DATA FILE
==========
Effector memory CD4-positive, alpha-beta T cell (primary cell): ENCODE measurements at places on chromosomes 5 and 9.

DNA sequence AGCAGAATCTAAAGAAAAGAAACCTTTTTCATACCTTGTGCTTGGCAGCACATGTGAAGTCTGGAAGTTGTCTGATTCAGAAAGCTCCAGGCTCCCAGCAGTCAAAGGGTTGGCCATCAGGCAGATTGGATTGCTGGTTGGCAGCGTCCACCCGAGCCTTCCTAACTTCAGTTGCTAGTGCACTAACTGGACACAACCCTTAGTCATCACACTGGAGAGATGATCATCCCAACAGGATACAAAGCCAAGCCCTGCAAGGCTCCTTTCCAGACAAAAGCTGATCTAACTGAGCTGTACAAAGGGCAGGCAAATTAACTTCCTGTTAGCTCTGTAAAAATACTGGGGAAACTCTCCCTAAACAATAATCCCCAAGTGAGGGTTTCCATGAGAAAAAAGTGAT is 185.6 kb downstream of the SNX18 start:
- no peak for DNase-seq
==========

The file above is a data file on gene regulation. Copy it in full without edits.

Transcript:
Effector memory CD4-positive, alpha-beta T cell (primary cell): ENCODE measurements at places on chromosomes 5 and 9.

DNA sequence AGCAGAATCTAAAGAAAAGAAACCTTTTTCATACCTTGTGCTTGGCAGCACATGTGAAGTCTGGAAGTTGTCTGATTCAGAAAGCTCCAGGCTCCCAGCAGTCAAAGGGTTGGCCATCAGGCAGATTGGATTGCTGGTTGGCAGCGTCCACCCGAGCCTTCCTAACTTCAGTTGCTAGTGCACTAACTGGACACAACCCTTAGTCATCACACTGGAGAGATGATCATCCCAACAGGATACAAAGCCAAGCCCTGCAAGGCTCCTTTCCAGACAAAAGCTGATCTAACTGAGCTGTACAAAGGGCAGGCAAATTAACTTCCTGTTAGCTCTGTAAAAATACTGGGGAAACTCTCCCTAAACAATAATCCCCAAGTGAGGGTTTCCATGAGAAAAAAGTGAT is 185.6 kb downstream of the SNX18 start:
- no peak for DNase-seq